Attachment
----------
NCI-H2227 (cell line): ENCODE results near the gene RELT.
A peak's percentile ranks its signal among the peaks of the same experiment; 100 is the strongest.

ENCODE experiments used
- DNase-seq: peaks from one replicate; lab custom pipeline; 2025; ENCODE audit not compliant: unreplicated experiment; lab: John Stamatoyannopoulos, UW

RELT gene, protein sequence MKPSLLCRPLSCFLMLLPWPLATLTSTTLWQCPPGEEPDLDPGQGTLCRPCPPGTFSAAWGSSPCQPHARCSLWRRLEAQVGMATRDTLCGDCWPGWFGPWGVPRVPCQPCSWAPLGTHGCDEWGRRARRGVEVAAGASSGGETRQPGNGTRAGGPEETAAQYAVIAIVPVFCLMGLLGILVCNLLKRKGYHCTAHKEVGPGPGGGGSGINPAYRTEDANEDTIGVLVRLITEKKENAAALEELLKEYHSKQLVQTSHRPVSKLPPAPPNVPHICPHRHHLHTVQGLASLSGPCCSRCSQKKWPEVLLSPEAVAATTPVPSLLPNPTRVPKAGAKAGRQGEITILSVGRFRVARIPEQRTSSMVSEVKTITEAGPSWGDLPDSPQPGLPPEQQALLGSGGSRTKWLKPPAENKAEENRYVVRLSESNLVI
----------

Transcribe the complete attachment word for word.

NCI-H2227 (cell line): ENCODE results near the gene RELT.
A peak's percentile ranks its signal among the peaks of the same experiment; 100 is the strongest.

ENCODE experiments used
- DNase-seq: peaks from one replicate; lab custom pipeline; 2025; ENCODE audit not compliant: unreplicated experiment; lab: John Stamatoyannopoulos, UW

RELT gene, protein sequence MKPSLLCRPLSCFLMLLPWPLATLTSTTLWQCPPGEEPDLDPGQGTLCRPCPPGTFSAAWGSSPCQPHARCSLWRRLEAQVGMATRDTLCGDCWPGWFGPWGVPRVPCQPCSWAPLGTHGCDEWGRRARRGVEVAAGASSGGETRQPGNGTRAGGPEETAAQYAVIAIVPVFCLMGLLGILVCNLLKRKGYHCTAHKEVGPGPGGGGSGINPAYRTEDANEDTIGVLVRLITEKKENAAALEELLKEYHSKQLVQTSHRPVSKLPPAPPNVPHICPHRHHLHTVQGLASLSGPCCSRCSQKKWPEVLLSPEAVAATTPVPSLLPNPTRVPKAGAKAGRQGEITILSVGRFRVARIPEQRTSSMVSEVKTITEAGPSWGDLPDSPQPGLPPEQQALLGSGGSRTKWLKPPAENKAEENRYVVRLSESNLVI